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Boston University students protest in solidarity after arrests at Columbia University

Students at Boston University protest in solidarity with students arrested at Columbia University
Students at Boston University protest in solidarity with students arrested at Columbia University 02:26

BOSTON - Students at Boston University took to the streets Friday, protesting violence in the Middle East, claiming school officials are staying silent ignoring the needs of Palestinian students.

They're not alone. College students at Columbia University were arrested Thursday for similar actions after the school's president asked the NYPD to remove a tent city on campus being used to protest the war in Gaza.

Students at BU say they're standing in solidarity with those Columbia University students. It's protests like this that officials say are dividing students on college campuses in New England.

Israel's Consul General to New England concerned  

"We as foreign observers in the consulate are very worried about the direction that all of this is taking," said Meron Reuben, Consul General of Israel to New England.

"We worry about the Israeli students in the higher educational system in the northeast because they are our citizens," Reuben said.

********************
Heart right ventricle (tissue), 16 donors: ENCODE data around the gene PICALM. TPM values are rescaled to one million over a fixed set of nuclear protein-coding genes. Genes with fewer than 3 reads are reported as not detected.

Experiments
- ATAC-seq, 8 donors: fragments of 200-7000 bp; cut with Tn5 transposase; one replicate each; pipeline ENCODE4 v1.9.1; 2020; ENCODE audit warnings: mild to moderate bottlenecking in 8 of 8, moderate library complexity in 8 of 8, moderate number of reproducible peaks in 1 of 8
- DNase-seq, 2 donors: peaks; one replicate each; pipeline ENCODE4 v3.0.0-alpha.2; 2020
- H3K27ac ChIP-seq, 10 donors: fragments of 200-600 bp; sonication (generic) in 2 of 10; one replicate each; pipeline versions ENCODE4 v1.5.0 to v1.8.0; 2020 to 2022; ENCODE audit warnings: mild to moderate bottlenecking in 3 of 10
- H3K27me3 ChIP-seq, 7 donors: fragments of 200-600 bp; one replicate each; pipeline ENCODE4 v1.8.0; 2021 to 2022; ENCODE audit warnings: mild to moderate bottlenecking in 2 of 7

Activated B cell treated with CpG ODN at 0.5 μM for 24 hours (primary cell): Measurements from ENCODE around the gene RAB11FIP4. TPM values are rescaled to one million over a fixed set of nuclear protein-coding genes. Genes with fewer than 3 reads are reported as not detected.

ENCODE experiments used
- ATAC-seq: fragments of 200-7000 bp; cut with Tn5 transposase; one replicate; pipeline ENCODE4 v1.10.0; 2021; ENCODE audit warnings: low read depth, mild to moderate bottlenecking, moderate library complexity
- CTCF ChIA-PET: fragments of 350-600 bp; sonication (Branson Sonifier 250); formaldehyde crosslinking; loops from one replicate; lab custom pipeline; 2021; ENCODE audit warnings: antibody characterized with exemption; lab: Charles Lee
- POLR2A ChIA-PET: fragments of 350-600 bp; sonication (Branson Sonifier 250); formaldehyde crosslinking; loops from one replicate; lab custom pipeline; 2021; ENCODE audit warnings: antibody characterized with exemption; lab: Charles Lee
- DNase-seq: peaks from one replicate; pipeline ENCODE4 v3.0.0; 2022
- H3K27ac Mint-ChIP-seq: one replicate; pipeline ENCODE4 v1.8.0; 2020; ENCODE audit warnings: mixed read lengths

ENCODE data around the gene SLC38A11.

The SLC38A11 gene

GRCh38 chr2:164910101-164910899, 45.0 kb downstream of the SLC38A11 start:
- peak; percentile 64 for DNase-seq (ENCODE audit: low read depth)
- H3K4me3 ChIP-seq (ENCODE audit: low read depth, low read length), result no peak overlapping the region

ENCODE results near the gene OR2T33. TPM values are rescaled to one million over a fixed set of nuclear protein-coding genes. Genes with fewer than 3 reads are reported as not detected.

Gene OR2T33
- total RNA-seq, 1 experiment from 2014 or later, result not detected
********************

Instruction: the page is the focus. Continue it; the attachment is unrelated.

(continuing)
The Anti-Defamation League released its first "Campus Antisemitism Report Card" last week, giving universities including Harvard, MIT, and Tufts a failing grade for fighting antisemitism on campus.

"This is something that is very worrisome to the Jewish community," Reuben said.

Boston Universities Coalition for Palestinian Liberation made up of students, faculty, and alumni - supporting the protests released a statement reading in part:

"The history of student movements in this country and others is long and vast and radical. These protests seek to continue shedding light on the ongoing occupation of and current genocide in Palestine."

WBZ reached out to Boston University to ask about safety protocols and their comment on the protests but did not immediately hear back.

"I have no problem with people who don't think like I do," Reuben said. "But I definitely think that this should be kept on the level of discussion and not in violence and mass protests." 

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